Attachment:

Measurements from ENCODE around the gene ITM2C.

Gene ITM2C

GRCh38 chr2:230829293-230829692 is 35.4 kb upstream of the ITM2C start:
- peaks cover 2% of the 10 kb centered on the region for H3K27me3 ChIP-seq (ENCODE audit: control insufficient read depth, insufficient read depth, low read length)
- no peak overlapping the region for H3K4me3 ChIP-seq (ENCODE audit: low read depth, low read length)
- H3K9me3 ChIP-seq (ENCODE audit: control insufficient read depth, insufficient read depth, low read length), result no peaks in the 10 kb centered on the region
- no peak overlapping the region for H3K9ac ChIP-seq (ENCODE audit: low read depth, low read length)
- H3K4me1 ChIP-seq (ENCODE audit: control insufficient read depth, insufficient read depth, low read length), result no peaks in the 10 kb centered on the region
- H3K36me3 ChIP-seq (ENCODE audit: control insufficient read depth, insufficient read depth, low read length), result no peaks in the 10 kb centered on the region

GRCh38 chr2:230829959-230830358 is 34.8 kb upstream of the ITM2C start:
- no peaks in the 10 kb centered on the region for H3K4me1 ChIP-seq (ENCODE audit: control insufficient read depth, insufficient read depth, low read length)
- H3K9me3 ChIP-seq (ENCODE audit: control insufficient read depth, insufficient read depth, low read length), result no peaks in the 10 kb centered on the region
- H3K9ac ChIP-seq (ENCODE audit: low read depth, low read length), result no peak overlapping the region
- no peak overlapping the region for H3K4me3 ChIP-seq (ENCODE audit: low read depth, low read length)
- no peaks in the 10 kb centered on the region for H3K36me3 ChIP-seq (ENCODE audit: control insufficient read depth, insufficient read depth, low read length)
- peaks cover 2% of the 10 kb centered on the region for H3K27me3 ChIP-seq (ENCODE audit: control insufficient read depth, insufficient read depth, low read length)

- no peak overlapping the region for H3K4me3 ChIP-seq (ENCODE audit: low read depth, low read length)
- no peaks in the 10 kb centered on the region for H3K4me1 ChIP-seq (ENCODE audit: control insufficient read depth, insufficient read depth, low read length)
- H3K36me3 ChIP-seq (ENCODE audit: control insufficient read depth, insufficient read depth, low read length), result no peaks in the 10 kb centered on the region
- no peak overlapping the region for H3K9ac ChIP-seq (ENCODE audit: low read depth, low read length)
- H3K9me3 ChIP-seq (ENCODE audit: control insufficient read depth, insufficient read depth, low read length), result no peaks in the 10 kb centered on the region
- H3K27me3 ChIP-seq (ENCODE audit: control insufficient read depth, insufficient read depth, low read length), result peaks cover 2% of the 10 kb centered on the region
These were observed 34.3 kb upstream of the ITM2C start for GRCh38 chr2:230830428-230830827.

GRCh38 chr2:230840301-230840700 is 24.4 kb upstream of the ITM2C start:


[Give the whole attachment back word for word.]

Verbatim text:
Measurements from ENCODE around the gene ITM2C.

Gene ITM2C

GRCh38 chr2:230829293-230829692 is 35.4 kb upstream of the ITM2C start:
- peaks cover 2% of the 10 kb centered on the region for H3K27me3 ChIP-seq (ENCODE audit: control insufficient read depth, insufficient read depth, low read length)
- no peak overlapping the region for H3K4me3 ChIP-seq (ENCODE audit: low read depth, low read length)
- H3K9me3 ChIP-seq (ENCODE audit: control insufficient read depth, insufficient read depth, low read length), result no peaks in the 10 kb centered on the region
- no peak overlapping the region for H3K9ac ChIP-seq (ENCODE audit: low read depth, low read length)
- H3K4me1 ChIP-seq (ENCODE audit: control insufficient read depth, insufficient read depth, low read length), result no peaks in the 10 kb centered on the region
- H3K36me3 ChIP-seq (ENCODE audit: control insufficient read depth, insufficient read depth, low read length), result no peaks in the 10 kb centered on the region

GRCh38 chr2:230829959-230830358 is 34.8 kb upstream of the ITM2C start:
- no peaks in the 10 kb centered on the region for H3K4me1 ChIP-seq (ENCODE audit: control insufficient read depth, insufficient read depth, low read length)
- H3K9me3 ChIP-seq (ENCODE audit: control insufficient read depth, insufficient read depth, low read length), result no peaks in the 10 kb centered on the region
- H3K9ac ChIP-seq (ENCODE audit: low read depth, low read length), result no peak overlapping the region
- no peak overlapping the region for H3K4me3 ChIP-seq (ENCODE audit: low read depth, low read length)
- no peaks in the 10 kb centered on the region for H3K36me3 ChIP-seq (ENCODE audit: control insufficient read depth, insufficient read depth, low read length)
- peaks cover 2% of the 10 kb centered on the region for H3K27me3 ChIP-seq (ENCODE audit: control insufficient read depth, insufficient read depth, low read length)

- no peak overlapping the region for H3K4me3 ChIP-seq (ENCODE audit: low read depth, low read length)
- no peaks in the 10 kb centered on the region for H3K4me1 ChIP-seq (ENCODE audit: control insufficient read depth, insufficient read depth, low read length)
- H3K36me3 ChIP-seq (ENCODE audit: control insufficient read depth, insufficient read depth, low read length), result no peaks in the 10 kb centered on the region
- no peak overlapping the region for H3K9ac ChIP-seq (ENCODE audit: low read depth, low read length)
- H3K9me3 ChIP-seq (ENCODE audit: control insufficient read depth, insufficient read depth, low read length), result no peaks in the 10 kb centered on the region
- H3K27me3 ChIP-seq (ENCODE audit: control insufficient read depth, insufficient read depth, low read length), result peaks cover 2% of the 10 kb centered on the region
These were observed 34.3 kb upstream of the ITM2C start for GRCh38 chr2:230830428-230830827.

GRCh38 chr2:230840301-230840700 is 24.4 kb upstream of the ITM2C start: